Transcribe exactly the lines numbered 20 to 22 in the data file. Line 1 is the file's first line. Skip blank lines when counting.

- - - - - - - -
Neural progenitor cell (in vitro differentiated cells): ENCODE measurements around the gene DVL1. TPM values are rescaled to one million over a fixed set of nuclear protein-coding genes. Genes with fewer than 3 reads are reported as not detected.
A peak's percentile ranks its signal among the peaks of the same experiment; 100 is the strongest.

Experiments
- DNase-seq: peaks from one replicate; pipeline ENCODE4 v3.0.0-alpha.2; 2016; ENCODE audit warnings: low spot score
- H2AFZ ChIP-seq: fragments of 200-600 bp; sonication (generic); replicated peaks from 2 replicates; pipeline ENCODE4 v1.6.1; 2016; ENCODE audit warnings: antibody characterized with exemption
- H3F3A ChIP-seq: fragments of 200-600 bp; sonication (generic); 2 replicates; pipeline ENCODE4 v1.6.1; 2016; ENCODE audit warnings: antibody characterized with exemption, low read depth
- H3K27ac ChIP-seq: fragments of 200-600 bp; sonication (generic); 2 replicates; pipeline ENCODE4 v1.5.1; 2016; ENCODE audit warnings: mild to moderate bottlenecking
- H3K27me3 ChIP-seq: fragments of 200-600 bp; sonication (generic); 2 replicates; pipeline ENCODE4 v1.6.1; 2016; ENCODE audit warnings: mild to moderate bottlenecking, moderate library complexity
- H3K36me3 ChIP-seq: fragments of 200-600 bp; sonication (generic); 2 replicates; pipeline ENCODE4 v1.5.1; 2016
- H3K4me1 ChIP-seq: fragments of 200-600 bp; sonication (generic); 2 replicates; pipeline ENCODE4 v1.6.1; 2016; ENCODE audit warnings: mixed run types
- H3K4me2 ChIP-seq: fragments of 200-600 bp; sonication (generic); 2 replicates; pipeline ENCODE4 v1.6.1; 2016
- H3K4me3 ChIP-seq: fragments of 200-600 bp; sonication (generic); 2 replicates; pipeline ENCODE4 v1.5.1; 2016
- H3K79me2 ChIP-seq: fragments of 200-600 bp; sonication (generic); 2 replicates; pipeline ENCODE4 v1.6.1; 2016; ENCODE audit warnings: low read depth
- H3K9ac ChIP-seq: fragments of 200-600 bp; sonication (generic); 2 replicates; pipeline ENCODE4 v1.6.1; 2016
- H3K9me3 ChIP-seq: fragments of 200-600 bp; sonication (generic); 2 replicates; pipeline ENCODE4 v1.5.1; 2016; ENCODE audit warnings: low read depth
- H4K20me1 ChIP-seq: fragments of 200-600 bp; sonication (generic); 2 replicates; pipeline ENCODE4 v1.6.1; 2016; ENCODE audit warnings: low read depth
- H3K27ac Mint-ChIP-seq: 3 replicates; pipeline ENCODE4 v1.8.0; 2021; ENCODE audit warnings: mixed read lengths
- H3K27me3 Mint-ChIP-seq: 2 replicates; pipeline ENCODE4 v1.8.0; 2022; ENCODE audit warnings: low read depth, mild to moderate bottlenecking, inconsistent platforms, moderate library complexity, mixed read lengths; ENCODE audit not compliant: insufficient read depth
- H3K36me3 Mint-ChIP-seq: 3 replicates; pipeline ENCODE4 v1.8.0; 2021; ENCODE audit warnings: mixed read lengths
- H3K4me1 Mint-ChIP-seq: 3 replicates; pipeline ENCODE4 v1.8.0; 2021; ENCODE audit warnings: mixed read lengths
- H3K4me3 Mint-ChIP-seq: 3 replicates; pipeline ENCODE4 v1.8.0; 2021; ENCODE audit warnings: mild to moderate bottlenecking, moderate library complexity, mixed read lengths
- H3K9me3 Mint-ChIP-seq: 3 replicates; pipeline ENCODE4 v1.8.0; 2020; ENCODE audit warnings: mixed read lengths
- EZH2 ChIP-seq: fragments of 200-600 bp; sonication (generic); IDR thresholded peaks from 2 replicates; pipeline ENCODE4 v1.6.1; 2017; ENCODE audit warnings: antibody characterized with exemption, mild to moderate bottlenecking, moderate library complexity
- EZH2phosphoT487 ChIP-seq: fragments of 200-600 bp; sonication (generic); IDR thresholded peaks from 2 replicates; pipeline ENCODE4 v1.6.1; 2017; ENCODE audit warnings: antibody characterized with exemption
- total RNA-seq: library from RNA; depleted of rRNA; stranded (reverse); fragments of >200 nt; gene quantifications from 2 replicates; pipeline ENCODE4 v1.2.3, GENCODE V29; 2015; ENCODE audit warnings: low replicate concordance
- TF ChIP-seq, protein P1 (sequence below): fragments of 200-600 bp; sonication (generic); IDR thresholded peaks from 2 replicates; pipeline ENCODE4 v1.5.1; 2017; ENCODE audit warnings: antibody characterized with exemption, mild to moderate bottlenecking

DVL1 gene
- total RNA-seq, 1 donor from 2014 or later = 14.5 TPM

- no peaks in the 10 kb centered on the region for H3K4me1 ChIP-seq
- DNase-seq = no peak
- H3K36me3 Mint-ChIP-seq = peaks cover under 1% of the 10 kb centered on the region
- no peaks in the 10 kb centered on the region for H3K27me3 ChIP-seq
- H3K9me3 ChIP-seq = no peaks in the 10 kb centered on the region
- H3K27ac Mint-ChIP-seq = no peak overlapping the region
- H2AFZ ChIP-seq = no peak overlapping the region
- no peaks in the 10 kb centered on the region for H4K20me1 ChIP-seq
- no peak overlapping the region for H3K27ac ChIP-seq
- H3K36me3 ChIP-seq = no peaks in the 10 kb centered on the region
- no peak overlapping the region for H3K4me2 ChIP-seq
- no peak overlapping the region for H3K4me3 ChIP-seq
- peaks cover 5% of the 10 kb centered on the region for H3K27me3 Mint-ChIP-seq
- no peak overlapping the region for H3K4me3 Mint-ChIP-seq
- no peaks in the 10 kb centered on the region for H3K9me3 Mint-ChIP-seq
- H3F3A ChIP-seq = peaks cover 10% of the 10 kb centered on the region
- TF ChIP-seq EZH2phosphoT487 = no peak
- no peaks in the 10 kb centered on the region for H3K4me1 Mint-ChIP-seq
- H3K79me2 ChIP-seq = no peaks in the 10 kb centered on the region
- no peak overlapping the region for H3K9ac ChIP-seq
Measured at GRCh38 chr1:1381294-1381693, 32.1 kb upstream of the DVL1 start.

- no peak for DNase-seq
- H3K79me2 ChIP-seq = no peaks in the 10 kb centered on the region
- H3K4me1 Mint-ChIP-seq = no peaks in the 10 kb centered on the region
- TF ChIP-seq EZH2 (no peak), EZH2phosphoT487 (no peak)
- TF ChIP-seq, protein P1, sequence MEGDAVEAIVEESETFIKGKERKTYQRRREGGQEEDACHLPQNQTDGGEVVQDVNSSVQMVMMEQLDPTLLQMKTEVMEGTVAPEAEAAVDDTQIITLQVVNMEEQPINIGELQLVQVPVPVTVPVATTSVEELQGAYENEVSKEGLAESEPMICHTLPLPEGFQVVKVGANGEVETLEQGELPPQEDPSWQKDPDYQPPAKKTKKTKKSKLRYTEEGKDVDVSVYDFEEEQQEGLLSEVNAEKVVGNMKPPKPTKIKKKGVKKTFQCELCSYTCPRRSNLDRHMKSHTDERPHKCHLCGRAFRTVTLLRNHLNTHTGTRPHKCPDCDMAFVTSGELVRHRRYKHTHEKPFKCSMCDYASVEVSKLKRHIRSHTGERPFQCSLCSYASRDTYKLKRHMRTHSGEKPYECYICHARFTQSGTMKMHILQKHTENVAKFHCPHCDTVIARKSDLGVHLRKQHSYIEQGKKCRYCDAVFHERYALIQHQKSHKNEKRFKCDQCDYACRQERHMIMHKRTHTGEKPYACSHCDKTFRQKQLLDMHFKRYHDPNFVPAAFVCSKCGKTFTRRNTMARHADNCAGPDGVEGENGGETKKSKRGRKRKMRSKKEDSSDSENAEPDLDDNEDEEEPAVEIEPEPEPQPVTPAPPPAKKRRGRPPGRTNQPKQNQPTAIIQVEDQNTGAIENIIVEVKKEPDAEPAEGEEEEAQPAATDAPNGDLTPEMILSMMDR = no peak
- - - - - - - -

- H3K4me1 Mint-ChIP-seq: 3 replicates; pipeline ENCODE4 v1.8.0; 2021; ENCODE audit warnings: mixed read lengths
- H3K4me3 Mint-ChIP-seq: 3 replicates; pipeline ENCODE4 v1.8.0; 2021; ENCODE audit warnings: mild to moderate bottlenecking, moderate library complexity, mixed read lengths
- H3K9me3 Mint-ChIP-seq: 3 replicates; pipeline ENCODE4 v1.8.0; 2020; ENCODE audit warnings: mixed read lengths